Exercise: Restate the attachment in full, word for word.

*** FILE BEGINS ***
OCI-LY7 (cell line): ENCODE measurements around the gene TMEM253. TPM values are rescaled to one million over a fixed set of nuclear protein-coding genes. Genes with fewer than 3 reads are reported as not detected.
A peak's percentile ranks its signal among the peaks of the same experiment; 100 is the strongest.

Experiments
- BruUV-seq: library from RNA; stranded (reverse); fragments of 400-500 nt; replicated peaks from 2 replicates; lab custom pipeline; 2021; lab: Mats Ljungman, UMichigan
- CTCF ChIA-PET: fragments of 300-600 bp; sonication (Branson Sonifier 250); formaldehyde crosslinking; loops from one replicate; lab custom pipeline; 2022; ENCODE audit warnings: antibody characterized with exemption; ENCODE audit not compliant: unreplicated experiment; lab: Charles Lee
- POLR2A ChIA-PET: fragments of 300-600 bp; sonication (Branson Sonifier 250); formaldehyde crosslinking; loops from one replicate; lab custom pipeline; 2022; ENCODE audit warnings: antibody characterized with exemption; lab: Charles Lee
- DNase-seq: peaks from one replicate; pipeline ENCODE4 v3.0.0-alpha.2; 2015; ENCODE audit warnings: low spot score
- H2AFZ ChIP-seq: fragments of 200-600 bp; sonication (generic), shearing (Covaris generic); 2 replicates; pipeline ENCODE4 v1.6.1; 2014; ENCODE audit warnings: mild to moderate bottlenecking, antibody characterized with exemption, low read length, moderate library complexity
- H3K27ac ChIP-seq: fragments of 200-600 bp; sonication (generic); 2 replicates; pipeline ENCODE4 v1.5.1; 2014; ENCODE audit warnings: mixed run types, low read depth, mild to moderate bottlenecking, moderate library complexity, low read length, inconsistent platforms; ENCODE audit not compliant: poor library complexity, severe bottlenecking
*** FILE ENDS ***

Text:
OCI-LY7 (cell line): ENCODE measurements around the gene TMEM253. TPM values are rescaled to one million over a fixed set of nuclear protein-coding genes. Genes with fewer than 3 reads are reported as not detected.
A peak's percentile ranks its signal among the peaks of the same experiment; 100 is the strongest.

Experiments
- BruUV-seq: library from RNA; stranded (reverse); fragments of 400-500 nt; replicated peaks from 2 replicates; lab custom pipeline; 2021; lab: Mats Ljungman, UMichigan
- CTCF ChIA-PET: fragments of 300-600 bp; sonication (Branson Sonifier 250); formaldehyde crosslinking; loops from one replicate; lab custom pipeline; 2022; ENCODE audit warnings: antibody characterized with exemption; ENCODE audit not compliant: unreplicated experiment; lab: Charles Lee
- POLR2A ChIA-PET: fragments of 300-600 bp; sonication (Branson Sonifier 250); formaldehyde crosslinking; loops from one replicate; lab custom pipeline; 2022; ENCODE audit warnings: antibody characterized with exemption; lab: Charles Lee
- DNase-seq: peaks from one replicate; pipeline ENCODE4 v3.0.0-alpha.2; 2015; ENCODE audit warnings: low spot score
- H2AFZ ChIP-seq: fragments of 200-600 bp; sonication (generic), shearing (Covaris generic); 2 replicates; pipeline ENCODE4 v1.6.1; 2014; ENCODE audit warnings: mild to moderate bottlenecking, antibody characterized with exemption, low read length, moderate library complexity
- H3K27ac ChIP-seq: fragments of 200-600 bp; sonication (generic); 2 replicates; pipeline ENCODE4 v1.5.1; 2014; ENCODE audit warnings: mixed run types, low read depth, mild to moderate bottlenecking, moderate library complexity, low read length, inconsistent platforms; ENCODE audit not compliant: poor library complexity, severe bottlenecking